By James P. Hartnett, Thomas F. Irvine (Eds.)
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Extra info for Advances in Heat Transfer, Vol. 20
These results seem to support the previously mentioned idea concerning the mechanisms in nucleate boiling from the inclined surface. C. HEAT-TRANSFER MODELFOR THE SURFACEFACINGDOWNWARD In the low heat flux region, the heat transfer from the surface facing downward is assumed to occur by two mechanisms of sensible-heat transport and latent-heat transport. In the subsequent analysis a rising elongated bubble is assumed to carry away the superheated liquid layer in front of it. The sensible heat removed in this manner is evaluated based on the transient-heat conduction from the heating surface to the liquid during the liquid period t, , that is, the time interval during which the heating surface contacts with the bulk liquid.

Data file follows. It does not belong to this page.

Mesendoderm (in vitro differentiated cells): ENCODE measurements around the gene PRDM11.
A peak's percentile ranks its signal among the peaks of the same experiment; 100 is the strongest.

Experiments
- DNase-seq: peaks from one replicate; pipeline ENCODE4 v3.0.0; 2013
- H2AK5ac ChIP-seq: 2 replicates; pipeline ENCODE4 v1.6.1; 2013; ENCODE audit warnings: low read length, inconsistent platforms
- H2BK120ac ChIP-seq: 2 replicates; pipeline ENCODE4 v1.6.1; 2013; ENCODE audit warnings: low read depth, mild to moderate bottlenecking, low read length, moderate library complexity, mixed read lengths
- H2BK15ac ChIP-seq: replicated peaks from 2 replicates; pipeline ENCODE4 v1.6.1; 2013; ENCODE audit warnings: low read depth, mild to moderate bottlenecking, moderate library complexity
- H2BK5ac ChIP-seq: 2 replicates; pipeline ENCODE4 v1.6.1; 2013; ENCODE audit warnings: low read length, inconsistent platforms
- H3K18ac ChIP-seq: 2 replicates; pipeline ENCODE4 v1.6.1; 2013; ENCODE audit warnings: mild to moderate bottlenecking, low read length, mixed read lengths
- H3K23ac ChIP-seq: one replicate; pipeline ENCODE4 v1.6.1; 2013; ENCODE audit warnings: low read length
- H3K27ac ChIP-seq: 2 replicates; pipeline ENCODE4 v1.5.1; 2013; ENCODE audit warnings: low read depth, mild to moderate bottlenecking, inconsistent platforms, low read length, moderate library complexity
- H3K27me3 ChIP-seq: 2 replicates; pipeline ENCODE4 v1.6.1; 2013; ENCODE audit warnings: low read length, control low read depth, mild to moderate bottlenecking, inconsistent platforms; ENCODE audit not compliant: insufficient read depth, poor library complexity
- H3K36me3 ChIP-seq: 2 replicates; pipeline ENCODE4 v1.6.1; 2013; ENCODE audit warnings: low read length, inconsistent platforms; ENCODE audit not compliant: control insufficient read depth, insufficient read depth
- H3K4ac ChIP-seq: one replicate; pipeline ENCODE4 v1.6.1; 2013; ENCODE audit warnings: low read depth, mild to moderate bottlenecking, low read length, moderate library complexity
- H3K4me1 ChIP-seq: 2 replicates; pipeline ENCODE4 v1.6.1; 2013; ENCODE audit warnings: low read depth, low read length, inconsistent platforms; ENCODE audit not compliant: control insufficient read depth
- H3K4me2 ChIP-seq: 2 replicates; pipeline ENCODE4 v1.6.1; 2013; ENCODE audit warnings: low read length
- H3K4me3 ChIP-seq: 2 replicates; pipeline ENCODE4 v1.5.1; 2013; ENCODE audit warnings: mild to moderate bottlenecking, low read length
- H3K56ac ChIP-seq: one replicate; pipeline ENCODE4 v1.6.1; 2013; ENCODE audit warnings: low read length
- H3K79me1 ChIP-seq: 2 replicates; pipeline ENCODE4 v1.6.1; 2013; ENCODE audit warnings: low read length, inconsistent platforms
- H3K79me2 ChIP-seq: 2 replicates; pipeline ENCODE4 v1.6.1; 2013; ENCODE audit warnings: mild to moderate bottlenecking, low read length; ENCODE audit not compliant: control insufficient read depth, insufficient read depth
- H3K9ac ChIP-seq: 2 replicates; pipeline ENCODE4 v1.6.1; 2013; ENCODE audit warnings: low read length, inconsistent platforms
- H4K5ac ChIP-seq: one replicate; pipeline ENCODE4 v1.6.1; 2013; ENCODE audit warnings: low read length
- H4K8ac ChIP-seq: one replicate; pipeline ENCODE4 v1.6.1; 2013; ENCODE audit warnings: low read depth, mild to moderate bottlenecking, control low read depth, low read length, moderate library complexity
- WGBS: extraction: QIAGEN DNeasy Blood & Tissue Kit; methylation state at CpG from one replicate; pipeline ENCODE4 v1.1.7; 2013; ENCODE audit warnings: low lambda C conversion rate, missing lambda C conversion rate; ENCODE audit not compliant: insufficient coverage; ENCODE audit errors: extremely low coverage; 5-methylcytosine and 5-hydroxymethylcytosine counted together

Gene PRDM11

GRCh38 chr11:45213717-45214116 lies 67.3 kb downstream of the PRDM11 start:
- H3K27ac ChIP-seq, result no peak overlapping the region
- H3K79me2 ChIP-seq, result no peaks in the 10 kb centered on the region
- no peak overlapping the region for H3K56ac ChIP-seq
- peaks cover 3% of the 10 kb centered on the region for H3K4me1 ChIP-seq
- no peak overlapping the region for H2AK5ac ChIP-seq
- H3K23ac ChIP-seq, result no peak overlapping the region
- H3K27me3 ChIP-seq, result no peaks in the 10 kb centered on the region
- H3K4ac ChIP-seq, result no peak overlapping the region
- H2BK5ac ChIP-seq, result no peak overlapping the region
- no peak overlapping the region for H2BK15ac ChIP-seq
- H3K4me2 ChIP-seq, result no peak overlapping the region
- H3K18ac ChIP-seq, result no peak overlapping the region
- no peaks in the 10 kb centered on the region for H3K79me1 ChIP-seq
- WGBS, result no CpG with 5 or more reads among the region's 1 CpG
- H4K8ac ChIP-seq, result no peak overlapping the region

5 mm on an average at the center of the heating surface. Figure 18 shows the typical behaviors of bubble generation in the isolated bubble region. When the clearance was reduced to less than 3 mm, isolated bubbles were no longer observed. The space filled with large coalesced bubbles, as seen in Fig. 19, and the behavior was quite different from that of the isolated bubble region, shown by Fig. 18. 97 mm, for example, one of these coalesced bubbles extended instantaneously to a height of -30 mm and momentarily covered the whole heating surface.
Then, as the time proceeds the portion occupied by vapor bubbles gradually becomes enlarged and, as a result, the ring-shaped liquid band between the successive coalesced bubble becomes narrower. And finally this liquid band collapses into the considerable number of small droplets. Then the droplets adhere to both insides of the annular space and there start to evaporate. At last they are out of sight due to complete evaporation. The region where this dryout phenomena take place on the heating surface in this manner is presently called the liquid deficient region.